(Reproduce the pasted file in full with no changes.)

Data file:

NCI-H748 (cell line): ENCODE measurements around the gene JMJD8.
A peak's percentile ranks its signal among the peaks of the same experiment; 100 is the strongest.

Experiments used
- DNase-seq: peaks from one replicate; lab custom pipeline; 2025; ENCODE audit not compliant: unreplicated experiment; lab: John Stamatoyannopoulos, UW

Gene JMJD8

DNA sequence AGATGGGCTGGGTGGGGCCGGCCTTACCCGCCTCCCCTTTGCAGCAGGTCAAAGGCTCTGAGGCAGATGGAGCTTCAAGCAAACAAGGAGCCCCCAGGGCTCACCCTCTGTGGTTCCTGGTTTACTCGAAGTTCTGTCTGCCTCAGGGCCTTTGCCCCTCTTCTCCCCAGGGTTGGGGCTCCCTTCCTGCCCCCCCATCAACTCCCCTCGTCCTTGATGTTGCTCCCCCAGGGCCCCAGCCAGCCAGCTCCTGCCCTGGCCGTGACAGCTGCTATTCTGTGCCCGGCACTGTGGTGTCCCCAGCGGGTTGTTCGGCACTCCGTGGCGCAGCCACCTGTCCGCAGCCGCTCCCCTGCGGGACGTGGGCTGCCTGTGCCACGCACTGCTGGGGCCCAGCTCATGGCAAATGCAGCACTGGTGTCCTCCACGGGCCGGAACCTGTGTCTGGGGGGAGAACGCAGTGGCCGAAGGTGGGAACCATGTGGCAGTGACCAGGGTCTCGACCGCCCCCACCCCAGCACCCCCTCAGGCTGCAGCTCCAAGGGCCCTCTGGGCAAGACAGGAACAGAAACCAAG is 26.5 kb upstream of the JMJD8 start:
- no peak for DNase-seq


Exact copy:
NCI-H748 (cell line): ENCODE measurements around the gene JMJD8.
A peak's percentile ranks its signal among the peaks of the same experiment; 100 is the strongest.

Experiments used
- DNase-seq: peaks from one replicate; lab custom pipeline; 2025; ENCODE audit not compliant: unreplicated experiment; lab: John Stamatoyannopoulos, UW

Gene JMJD8

DNA sequence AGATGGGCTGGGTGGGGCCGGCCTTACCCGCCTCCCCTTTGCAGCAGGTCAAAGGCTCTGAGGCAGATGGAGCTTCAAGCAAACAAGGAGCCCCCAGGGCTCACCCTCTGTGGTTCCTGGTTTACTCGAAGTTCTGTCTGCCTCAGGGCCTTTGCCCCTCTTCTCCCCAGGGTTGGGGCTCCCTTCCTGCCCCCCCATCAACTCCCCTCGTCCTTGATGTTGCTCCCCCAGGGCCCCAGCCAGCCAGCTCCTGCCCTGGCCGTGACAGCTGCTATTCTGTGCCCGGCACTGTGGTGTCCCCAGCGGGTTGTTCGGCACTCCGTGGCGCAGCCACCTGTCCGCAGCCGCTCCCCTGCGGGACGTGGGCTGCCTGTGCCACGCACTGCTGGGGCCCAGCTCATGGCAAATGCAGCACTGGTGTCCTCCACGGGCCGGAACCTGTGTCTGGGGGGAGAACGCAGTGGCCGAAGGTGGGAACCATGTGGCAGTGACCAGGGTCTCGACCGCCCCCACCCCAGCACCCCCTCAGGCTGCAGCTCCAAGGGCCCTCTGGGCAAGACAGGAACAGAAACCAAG is 26.5 kb upstream of the JMJD8 start:
- no peak for DNase-seq